Mahamadou Issoufou, who is stepping down as president of coup-prone Niger after two terms in office, on Monday won Africa’s top prize for leadership.
He was awarded the 2020 Mo Ibrahim Prize for facing “seemingly insurmountable challenges”, ranging from deep poverty to jihadism and desertification.
Despite these enduring problems, “Issoufou has led his people on a path of progress”, said a statement by award committee chairman Festus Mogae, who is also former president of Botswana.
“Today, the number of Nigeriens living below the poverty line has fallen to 40 per cent, from 48 per cent a decade ago,” the statement said.
“While challenges remain, Issoufou has kept his promises to the Nigerien people and paved the way for a better future.”
Issoufou, 68, is stepping down next month after 10 years in office.
His decision to quit after two terms has enabled Niger to have the first democratic transition between elected leaders since it became independent from France more than 60 years ago.
The handover has been contrasted with that of other countries in West Africa, where presidents have overseen constitutional changes enabling them to extend their time in office — often at the cost of violent protests.
Issoufou’s preferred successor and right-hand man, Mohamed Bazoum, won last month’s runoff, although the results were contested by the opposition and violence in the capital Niamey claimed two lives.
The Ibrahim Prize for Achievement in African Leadership is based on principles of sound government, respect for term limits and democratic elections.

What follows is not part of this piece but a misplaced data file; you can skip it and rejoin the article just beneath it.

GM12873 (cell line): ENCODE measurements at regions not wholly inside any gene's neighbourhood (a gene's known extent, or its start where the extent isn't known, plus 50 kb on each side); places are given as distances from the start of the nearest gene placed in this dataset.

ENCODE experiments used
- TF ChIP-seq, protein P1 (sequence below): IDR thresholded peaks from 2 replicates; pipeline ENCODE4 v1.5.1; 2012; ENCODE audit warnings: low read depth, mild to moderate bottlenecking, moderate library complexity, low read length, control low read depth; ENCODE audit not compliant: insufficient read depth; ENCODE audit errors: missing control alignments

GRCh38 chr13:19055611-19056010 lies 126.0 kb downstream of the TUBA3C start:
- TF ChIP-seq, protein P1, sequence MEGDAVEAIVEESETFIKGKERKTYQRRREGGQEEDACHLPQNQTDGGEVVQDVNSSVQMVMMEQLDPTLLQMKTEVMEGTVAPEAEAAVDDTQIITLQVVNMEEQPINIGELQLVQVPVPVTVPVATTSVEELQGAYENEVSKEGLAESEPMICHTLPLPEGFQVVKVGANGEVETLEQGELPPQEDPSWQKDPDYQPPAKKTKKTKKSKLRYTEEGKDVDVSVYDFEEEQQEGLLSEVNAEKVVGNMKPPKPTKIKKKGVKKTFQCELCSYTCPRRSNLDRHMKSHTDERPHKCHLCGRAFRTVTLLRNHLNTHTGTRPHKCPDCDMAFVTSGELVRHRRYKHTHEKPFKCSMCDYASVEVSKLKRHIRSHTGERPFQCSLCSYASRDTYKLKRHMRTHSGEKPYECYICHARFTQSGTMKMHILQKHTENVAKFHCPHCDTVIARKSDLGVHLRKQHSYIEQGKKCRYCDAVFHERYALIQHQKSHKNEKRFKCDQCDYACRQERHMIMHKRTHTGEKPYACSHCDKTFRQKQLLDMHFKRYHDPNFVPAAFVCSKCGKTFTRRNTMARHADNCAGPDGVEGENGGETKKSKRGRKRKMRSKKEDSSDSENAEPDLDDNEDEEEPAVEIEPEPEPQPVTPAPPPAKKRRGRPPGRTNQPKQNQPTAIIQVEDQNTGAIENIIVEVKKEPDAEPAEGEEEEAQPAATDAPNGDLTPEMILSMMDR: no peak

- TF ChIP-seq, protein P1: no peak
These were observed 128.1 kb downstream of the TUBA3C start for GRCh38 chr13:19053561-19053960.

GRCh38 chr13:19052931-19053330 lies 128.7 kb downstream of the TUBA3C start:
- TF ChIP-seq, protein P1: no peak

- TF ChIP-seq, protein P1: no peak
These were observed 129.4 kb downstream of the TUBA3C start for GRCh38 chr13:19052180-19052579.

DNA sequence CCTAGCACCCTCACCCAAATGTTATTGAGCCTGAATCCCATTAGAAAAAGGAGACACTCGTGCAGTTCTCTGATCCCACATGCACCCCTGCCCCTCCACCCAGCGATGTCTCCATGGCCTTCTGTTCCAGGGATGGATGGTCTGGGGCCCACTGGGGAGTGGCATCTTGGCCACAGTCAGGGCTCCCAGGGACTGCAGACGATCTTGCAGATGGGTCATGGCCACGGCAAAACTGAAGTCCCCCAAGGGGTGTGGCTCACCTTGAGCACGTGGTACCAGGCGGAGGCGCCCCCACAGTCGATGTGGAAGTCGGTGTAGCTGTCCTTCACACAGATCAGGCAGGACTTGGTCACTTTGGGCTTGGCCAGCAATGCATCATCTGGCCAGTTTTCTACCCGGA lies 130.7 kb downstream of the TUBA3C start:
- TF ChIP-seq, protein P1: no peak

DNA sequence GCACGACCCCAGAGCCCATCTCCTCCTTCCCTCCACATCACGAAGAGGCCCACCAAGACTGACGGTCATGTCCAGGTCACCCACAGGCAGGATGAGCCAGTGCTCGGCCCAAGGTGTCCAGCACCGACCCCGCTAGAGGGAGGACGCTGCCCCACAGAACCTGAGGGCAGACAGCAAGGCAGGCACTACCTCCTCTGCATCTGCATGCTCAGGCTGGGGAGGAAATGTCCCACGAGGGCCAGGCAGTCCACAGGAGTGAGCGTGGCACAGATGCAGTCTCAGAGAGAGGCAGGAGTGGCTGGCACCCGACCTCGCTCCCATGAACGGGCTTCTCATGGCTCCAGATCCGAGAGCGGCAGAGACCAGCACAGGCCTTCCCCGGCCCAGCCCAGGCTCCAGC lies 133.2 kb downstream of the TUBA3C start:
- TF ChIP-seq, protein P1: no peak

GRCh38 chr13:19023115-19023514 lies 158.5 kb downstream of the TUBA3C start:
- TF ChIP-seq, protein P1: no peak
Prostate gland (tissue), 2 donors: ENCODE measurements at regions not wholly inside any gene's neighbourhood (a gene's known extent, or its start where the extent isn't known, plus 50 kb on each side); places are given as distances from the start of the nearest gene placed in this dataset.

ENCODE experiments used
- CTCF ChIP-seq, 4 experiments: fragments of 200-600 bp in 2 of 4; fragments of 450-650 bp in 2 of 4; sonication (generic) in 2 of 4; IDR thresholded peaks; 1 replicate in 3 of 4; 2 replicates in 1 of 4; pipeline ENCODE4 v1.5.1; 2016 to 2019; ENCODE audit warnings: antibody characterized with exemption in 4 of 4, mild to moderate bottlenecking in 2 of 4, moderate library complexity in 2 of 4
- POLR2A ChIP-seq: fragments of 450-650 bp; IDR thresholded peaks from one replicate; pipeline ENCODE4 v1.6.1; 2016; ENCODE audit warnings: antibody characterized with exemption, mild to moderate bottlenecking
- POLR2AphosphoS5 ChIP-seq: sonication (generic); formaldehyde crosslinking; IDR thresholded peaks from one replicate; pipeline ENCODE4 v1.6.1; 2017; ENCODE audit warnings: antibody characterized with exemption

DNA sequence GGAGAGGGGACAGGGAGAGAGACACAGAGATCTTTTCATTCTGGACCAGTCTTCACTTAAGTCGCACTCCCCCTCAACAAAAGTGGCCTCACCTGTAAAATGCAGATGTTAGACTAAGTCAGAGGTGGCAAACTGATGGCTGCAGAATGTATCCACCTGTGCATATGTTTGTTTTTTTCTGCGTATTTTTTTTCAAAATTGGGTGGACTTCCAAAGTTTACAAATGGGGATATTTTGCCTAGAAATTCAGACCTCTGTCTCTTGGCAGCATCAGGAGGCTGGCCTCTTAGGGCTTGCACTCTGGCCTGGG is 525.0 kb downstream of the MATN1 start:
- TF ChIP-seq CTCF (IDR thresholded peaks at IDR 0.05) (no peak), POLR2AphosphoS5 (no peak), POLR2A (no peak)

It has been handed out by a foundation, set up by British-Sudanese telecoms tycoon, Mo Ibrahim, since 2007.
Issoufou is the sixth recipient — the prize has not been awarded in some years because of a lack of a suitable winner.
Past winners include former Liberian president, Ellen Johnson Sirleaf, and South African apartheid fighter and former president Nelson Mandela, both of whom were also Nobel Peace laureates.
Winners receive $5 million spread over 10 years, and then a life endowment of $200,000 for the rest of their lives.
In a statement on Twitter, Issoufou thanked the Mo Ibrahim Foundation, and said he considered the award an “encouragement to continue to think and act to promote democratic values and good governance, not only in Niger but also in Africa and throughout the world”.
Niger is the world’s poorest nation, according to the UN’s benchmark of human development, and is struggling with soaring population growth.
It is also fighting two jihadist insurgencies that have forced hundreds of thousands to flee their homes.